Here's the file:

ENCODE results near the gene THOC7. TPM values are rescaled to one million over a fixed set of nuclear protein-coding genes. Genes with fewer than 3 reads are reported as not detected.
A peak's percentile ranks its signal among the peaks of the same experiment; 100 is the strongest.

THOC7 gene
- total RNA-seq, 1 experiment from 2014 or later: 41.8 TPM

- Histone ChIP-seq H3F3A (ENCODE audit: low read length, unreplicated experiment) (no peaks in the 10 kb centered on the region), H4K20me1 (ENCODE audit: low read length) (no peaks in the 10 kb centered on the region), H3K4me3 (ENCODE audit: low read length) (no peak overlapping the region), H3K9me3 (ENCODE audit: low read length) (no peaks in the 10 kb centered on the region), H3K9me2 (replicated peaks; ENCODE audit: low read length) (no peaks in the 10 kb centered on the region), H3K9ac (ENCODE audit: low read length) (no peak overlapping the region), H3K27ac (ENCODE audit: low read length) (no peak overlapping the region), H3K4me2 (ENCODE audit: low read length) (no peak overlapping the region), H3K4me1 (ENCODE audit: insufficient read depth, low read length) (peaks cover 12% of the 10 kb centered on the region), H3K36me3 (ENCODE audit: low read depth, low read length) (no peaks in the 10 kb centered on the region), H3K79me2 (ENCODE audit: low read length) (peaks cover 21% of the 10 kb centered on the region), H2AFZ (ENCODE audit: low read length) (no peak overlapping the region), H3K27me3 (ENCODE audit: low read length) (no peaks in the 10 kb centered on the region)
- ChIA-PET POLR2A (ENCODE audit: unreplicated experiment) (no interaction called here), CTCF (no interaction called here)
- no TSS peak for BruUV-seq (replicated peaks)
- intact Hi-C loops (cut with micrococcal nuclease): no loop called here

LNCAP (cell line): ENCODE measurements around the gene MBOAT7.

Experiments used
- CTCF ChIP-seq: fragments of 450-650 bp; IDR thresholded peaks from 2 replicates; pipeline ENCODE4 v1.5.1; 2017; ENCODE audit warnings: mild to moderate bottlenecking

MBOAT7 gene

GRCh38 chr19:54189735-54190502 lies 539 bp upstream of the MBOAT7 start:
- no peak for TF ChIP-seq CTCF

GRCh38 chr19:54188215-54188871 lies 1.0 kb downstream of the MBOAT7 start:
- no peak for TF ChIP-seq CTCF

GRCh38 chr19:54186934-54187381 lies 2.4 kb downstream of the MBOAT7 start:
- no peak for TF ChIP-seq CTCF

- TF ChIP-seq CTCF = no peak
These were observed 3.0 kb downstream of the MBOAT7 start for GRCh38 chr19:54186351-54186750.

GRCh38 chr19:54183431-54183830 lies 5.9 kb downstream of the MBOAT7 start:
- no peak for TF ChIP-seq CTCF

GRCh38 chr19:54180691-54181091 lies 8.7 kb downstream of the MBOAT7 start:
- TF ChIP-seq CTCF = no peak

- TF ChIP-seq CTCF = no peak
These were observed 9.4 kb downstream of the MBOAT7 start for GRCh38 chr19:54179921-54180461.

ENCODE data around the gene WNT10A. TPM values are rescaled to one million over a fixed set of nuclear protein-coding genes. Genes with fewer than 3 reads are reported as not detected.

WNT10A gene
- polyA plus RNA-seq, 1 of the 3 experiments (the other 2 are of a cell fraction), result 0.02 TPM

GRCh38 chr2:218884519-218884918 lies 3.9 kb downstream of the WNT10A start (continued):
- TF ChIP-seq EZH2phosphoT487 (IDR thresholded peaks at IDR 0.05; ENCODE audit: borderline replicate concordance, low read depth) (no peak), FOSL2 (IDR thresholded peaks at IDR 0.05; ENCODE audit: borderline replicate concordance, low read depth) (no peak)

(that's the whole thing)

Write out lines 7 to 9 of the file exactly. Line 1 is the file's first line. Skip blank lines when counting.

- no TSS peak for BruUV-seq (replicated peaks)
- intact Hi-C loops (cut with micrococcal nuclease): no loop called here

LNCAP (cell line): ENCODE measurements around the gene MBOAT7.